No profit, no race, says Highlands

19:45, Jul 07 2014
Highlands Motorsport Park
TOYOTA TO GO: Jann Mardenborough just ahead of Andrew Tang in the Denny Hulme Memorial Trophy race in the Toyota Racing Series at Highlands Motorsport Park in Cromwell in January.

Cromwell's Highlands Motorsport Park will not host a round of the Toyota Racing Series next season.

The series has two southern and three northern rounds this year, with it returning to Ruapuna, in Christchurch, after a five-year absence and to Taupo after a one-year absence. It will continue to race at Teretonga Raceway near Invercargill.

Highlands hosted a Toyota Racing Series round in January following its successful inaugural race meeting in November, when the new track opened to the public.

General manager Mike Sentch said he was not worried about missing out on a Toyota Racing Series round this summer.

"January is not a time we want to run a race meeting anyway. We make more money running day-to-day tourism activities than holding a race meeting. Everyone thinks with race meetings you make heaps of money but by the time you pay for the infrastructure, close the park for four or five days to set up - that is a lot of lucrative income you are letting go.

"We are a race track so want race meetings, but for us it's as much about still being viable at the end of the day."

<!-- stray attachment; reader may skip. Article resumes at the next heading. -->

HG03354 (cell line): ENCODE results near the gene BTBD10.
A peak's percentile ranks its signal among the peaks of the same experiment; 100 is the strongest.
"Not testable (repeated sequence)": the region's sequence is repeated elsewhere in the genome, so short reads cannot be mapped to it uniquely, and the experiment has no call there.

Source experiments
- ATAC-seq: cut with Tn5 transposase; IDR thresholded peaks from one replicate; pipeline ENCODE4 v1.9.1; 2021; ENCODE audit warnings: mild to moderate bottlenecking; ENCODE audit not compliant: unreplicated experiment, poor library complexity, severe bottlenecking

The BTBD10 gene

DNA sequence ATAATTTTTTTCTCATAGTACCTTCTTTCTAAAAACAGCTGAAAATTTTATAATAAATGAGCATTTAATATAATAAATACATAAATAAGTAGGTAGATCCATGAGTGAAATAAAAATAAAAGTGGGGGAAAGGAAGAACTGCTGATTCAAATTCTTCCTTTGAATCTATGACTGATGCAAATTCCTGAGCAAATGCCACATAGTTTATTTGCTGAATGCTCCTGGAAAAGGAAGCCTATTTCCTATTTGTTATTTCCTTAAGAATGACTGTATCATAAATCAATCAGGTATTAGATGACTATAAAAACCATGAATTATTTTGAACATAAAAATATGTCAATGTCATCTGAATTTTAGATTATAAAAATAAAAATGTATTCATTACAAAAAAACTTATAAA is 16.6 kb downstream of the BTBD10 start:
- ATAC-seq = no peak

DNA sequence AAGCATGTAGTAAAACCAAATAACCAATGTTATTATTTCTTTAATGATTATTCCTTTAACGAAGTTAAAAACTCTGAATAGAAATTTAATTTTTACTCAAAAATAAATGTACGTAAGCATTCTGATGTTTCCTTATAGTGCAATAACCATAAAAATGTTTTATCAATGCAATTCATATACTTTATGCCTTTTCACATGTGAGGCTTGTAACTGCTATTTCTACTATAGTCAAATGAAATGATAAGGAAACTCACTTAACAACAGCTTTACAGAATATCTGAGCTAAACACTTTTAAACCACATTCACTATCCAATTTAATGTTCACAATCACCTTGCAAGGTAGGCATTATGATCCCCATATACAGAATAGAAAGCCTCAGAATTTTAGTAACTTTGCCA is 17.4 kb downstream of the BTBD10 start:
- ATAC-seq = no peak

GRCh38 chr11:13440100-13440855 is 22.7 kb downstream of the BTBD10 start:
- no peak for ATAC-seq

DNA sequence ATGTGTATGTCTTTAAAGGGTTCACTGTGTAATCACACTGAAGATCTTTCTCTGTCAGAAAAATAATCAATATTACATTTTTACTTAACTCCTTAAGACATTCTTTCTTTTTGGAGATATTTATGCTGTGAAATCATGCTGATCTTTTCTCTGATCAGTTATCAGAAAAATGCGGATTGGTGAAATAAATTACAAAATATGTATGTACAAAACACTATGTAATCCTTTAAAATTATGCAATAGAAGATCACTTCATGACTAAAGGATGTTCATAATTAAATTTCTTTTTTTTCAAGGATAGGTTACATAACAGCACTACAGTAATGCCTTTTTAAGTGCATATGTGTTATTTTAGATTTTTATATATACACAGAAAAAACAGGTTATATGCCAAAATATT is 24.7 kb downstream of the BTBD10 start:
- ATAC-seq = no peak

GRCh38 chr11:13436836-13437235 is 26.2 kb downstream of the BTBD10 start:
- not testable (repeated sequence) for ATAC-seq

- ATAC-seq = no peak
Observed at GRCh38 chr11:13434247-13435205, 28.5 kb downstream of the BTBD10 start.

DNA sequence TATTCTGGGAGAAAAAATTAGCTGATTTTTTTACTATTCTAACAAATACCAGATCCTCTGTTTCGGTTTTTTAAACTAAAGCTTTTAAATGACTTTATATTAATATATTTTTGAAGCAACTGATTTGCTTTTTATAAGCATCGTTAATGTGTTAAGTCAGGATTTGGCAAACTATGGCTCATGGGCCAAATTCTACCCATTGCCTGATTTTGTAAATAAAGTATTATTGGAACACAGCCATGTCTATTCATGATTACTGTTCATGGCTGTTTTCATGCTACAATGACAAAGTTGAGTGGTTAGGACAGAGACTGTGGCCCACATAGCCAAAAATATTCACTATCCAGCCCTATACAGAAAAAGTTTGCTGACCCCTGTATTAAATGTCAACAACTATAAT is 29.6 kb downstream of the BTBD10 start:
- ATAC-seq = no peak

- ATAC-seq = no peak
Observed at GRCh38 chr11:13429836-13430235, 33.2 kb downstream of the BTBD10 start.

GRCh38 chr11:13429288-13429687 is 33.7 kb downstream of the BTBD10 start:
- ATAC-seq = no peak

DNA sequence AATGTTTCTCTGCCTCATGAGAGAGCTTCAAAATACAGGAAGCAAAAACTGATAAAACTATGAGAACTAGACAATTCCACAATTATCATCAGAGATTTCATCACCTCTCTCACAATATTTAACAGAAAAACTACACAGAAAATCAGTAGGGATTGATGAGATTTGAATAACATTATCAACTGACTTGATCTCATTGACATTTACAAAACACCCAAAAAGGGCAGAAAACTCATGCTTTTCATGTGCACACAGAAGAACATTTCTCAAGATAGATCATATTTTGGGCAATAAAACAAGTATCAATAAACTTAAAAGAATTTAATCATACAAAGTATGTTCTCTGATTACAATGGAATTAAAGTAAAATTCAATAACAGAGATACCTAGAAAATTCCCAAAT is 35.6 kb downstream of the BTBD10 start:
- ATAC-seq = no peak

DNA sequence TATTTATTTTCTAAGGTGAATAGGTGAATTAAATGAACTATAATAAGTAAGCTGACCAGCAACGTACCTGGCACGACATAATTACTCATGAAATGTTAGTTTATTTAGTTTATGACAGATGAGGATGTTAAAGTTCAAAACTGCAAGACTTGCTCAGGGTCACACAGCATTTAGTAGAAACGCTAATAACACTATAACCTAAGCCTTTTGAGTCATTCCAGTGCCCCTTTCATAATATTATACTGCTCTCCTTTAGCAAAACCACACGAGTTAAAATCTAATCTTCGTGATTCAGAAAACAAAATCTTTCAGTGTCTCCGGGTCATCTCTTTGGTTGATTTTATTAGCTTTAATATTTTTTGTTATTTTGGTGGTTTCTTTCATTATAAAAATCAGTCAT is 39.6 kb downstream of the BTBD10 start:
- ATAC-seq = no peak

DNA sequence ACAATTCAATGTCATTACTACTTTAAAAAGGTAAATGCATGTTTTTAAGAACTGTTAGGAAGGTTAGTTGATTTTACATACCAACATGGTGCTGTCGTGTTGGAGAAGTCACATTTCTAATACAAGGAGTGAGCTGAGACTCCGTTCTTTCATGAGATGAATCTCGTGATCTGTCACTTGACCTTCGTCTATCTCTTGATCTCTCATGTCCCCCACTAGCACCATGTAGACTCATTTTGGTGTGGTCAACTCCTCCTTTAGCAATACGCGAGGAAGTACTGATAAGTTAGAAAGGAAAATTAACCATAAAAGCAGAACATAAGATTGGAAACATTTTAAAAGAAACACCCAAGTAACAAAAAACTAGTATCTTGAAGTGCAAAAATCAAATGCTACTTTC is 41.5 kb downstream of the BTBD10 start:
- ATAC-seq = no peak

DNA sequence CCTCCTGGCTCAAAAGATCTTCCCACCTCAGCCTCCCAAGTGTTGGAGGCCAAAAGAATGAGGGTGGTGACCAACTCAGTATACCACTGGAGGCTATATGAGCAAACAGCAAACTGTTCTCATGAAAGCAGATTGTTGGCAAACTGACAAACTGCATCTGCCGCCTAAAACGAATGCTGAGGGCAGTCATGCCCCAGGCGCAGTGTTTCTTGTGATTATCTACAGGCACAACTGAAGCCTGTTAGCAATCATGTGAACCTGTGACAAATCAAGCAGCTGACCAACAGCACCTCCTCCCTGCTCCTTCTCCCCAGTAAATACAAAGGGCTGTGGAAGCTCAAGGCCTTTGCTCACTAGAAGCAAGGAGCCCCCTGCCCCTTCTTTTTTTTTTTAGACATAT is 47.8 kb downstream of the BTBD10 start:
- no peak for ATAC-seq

Highlands would still be holding its Highlands 101 event, which included the Australia GT Series in November, and a date was still to be set for the classics meeting again next year, he said. They were also looking to revive the Race to the Sky, he said.

Sentch sympathised with clubs such as the Timaru International Motor Raceway who had also missed out on a round, he said.

"They are big rounds for the other tracks. I know Timaru is hurting."

Many tracks, owned by clubs, were running at a loss to host some events, he says.

"There are tracks in New Zealand running absolutely broke, one is in massive debt, another admitted . . . they had $57 in the bank, another is looking at selling . . . they are club-owned tracks. Competitors are so used to paying nothing for so long they moan about paying to go anywhere."

Spokesman Mark Baker said the Toyota Racing Series always agreed rounds jointly with Motorsport New Zealand, which had final approval because of race permitting, and with the clubs and circuit owners.

Because it was five-round format to attract the internationals it was not possible to add rounds to the series so that it visited all eight of permanent circuits. The internationals and Kiwis who were heading overseas could not be here longer than five weeks because of testing and team commitments.

The Southland Times